When to Perform a Lip Lift and When Not To
Let me just get this out of the way: I hate lip lifts. Well not always. I just think they are too often performed creating lips that look unnatural. There are exceptions to this rule but there are very few, which I shall try to elaborate in this blog article. Let’s begin with why do people want lip lifts? The number one reason is a distorted sense of importance imparted to the upper lip for its sign of femininity and youth when in fact the bottom lip can create a much more desirable look without the risk of looking artificial. As I have enumerated in other articles, the upper lip should almost always remain smaller in size relative to the lower lip. When this lip principle is violated, the upper lip can look unnatural. In addition, the upper lip tends to diminish in size as one ages so overlifting the upper lip can look artificial, especially when one is older, which is precisely when someone wants to have a lip lift performed. Again, there is an exception to this rule upon which I shall elaborate.
Let’s also clarify what I am defining as a lip lift: the incision is made underneath the nose along the border of the nose to the face, and tissue is removed so that the lip can be brought upward and rolled out. This technique is very effective in lifting the lip but sometimes too effective. When one takes two fingers and gently rolls the lip upward just a little bit the surgical modification is almost always more than what a finger lift demonstrates. Therefore, caution should truly be exercised when considering a lip lift. In addition, there will be a scar: something a prospective patient must know. Although with a careful plastic surgery 3-layer closure performed with meticulous precision, this incision should be rarely seen, a patient must know that a scar can be visible close up and that makeup may be needed to camouflage it to an ideal level. In addition, there can be rarely but still possibly slight distortion to the nasal shape due to some pull on the bottom of the nose but again this is unlikely. What this article is not talking about is a lip advancement in which the incision is made at the border of the lip and white tissue removed to allow for advancing the red lip upward. In my opinion this procedure is so fraught with complications including an unnatural shaped lip and visible scar not to mention an overinflated look that there is almost no indication to perform a lip advancement.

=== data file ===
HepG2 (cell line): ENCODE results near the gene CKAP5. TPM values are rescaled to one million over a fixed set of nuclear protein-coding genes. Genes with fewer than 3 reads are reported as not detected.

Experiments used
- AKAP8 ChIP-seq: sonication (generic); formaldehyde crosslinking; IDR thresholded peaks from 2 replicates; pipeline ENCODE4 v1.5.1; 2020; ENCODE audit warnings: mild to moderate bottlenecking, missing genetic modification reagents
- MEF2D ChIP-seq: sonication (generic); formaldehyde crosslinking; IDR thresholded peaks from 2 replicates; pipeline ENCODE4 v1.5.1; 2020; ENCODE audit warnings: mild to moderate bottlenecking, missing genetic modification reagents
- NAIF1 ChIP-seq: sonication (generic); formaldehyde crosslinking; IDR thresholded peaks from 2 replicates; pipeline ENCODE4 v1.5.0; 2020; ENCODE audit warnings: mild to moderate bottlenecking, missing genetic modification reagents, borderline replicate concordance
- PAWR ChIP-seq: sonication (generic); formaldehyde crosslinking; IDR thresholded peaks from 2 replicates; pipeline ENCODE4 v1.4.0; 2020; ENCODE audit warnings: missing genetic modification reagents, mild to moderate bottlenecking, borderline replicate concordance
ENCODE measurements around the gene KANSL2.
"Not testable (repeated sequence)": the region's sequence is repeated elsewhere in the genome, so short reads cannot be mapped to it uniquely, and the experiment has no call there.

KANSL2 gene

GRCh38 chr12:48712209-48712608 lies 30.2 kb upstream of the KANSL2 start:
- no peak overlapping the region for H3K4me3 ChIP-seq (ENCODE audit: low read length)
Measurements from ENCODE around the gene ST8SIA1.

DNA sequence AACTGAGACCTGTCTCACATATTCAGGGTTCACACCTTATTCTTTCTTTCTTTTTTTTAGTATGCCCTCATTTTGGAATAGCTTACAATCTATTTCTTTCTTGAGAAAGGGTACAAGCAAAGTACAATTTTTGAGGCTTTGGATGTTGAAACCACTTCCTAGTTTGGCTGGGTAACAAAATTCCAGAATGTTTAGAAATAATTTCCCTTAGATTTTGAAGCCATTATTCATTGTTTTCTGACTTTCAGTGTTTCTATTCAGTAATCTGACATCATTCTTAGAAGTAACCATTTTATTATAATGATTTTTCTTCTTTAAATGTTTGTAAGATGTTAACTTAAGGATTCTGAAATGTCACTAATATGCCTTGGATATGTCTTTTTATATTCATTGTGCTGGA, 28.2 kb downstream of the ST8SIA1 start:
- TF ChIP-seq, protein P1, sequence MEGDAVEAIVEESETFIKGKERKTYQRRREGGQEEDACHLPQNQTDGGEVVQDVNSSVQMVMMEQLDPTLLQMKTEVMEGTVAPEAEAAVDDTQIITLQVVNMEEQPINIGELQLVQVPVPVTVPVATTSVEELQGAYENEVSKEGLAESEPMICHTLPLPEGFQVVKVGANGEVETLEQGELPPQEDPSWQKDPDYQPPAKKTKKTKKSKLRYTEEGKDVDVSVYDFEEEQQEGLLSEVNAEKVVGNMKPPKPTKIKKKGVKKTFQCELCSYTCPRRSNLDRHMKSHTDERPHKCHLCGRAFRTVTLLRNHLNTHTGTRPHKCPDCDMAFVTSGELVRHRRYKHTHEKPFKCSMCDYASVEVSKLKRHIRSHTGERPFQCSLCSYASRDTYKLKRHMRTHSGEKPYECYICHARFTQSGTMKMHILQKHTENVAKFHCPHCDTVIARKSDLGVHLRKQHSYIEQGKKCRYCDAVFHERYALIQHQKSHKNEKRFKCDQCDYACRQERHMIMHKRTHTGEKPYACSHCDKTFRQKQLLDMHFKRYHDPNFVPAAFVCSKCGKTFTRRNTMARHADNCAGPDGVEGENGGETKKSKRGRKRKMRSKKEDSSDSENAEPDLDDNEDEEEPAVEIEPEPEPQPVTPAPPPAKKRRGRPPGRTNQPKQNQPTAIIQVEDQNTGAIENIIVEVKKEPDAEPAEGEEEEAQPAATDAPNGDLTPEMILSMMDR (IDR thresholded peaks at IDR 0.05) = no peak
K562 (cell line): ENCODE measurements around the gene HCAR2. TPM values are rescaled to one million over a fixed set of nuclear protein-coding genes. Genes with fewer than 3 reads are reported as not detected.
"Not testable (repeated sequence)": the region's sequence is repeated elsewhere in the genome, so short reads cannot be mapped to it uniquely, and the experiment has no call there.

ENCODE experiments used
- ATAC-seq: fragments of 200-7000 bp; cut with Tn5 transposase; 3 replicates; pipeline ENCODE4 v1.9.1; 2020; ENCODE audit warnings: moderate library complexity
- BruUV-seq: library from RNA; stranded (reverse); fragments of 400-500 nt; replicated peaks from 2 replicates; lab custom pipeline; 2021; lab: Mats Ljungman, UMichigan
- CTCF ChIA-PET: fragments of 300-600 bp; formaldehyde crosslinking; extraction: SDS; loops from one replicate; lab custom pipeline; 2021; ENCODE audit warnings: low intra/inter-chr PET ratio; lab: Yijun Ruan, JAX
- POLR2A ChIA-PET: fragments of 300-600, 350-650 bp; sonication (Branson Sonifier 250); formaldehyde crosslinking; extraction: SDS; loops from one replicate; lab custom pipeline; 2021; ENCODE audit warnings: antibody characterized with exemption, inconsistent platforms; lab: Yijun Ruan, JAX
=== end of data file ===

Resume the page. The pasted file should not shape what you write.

Now, when would a lip lift be indicated in a patient then? Let’s first discuss the aging of the upper lip to have you understand that a lip lift is actually the most intuitive surgical maneuver to correct moderate aging of the upper lip but still may not be ideal in many cases. The white portion of the upper lip begins to lengthen over time and the red lip begins to become thinner. This causes the upper lip to hang over the front white teeth with and without smiling, which can be a sign of aging. The lip lift is actually a very targeted procedure that can correct all three problems: shorten the white lip, increase red lip show, and show teeth better in smiling and in non-smiling positions. Intuitively attractive right? Well yes. But that does not mean in practicality it always looks good, as it seldom does.
Here is who I have found to be the perfect candidate for a lip lift: an older woman who has absolutely no upper red lip at all, has a very long white lip, has no upper teeth show when she opens her mouth and when she smiles, has bad surface skin that can hide the scar, and does not mind wearing makeup to cover the scar if necessary. That is the ideal patient for a lip lift. The least ideal patient is a young 30-something year old man (or woman) with flawless skin, who has a relatively full upper red lip and relatively short white lip, has good or too much teeth showing when smiling and when not smiling but only wants a little bit more red lip to show. Unfortunately, most people who want lip lifts fall into the latter category or at least towards the latter category and are truly bad candidates for this procedure because of the risk of visible scarring and an unnatural looking upper lip. Next time you gently pull up on your upper lip and say that is what you want the physician to do, please heed the cautions enumerated above and think twice.
Sam M. Lam, MD, FACS is a board certified plastic surgeon in Dallas, Texas, specializing in lip augmentation and lip reduction procedures. To schedule a consultation please call (972) 312-8188. To Learn more about Dr Lams’ facial plastic surgery procedures or to ask Dr Lam a question please visit his plastic surgery forums.